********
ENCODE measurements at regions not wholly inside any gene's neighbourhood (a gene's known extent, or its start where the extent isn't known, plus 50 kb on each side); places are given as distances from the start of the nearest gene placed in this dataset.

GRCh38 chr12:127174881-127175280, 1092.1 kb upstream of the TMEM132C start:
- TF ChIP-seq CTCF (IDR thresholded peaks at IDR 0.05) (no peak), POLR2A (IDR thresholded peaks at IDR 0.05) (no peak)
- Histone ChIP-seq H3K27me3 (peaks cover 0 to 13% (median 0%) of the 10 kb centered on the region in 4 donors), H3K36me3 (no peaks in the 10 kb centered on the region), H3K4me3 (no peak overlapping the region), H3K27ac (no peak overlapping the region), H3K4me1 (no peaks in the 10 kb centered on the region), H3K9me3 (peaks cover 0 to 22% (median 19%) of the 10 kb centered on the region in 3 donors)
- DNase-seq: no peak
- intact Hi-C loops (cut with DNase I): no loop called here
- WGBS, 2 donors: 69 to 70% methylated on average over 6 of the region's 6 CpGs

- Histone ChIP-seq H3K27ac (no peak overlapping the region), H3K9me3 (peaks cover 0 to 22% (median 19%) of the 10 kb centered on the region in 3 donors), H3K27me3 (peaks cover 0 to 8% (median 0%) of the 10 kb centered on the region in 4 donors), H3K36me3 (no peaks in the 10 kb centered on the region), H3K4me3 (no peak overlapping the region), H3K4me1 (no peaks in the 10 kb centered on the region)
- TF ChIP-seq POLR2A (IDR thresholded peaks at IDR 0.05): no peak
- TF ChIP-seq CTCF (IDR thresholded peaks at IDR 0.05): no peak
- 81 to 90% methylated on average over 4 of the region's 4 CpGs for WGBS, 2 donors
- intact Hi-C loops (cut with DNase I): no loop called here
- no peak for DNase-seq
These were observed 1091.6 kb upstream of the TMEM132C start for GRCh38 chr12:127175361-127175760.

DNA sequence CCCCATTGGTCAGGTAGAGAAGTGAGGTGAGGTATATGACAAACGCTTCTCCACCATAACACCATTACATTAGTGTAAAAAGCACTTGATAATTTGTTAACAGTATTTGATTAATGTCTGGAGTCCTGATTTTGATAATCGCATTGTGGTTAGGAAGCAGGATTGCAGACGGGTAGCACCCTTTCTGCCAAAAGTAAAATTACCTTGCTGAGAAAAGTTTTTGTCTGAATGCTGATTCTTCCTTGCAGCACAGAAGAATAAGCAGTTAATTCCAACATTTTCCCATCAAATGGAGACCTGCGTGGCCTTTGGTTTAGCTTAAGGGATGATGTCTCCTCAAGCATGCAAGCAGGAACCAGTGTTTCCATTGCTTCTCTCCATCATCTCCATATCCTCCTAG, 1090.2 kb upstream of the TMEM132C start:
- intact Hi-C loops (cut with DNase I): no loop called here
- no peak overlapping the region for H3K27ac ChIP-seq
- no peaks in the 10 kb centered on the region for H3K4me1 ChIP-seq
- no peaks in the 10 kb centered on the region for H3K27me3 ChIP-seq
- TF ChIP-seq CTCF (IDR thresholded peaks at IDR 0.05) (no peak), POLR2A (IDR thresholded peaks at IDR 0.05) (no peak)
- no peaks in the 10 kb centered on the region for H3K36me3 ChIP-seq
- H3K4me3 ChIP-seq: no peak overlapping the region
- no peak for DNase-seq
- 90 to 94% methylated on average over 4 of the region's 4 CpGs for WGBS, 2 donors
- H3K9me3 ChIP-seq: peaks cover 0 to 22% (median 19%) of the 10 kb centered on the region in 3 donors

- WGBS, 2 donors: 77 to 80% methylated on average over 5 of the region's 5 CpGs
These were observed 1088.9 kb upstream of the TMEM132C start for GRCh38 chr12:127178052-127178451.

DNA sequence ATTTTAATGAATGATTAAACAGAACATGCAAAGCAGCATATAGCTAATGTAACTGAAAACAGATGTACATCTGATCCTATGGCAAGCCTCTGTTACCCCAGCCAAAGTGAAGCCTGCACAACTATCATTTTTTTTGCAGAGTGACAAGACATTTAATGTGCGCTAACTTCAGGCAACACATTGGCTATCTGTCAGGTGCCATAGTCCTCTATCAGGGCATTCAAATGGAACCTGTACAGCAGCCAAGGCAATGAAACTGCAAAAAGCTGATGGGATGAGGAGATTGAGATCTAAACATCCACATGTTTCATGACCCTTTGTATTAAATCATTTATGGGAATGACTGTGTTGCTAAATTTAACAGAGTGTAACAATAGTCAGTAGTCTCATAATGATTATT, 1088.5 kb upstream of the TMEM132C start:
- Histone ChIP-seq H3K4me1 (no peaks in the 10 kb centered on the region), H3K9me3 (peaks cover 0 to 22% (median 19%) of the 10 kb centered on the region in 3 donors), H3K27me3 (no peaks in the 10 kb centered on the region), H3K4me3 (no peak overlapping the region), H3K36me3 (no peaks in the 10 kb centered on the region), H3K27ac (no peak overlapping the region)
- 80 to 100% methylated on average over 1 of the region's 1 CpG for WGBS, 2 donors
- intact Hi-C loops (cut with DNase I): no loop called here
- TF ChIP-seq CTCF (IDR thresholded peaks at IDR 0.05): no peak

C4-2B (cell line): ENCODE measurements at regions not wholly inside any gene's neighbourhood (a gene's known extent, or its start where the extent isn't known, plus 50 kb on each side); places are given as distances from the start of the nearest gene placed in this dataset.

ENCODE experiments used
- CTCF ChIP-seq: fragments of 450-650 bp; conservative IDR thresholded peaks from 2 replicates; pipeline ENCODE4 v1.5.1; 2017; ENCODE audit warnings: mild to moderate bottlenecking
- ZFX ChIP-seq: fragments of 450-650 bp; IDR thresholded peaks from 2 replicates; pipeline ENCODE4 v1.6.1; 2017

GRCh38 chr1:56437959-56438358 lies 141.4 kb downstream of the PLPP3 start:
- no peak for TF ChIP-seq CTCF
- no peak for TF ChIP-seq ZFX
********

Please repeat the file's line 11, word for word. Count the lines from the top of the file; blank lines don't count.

- 81 to 90% methylated on average over 4 of the region's 4 CpGs for WGBS, 2 donors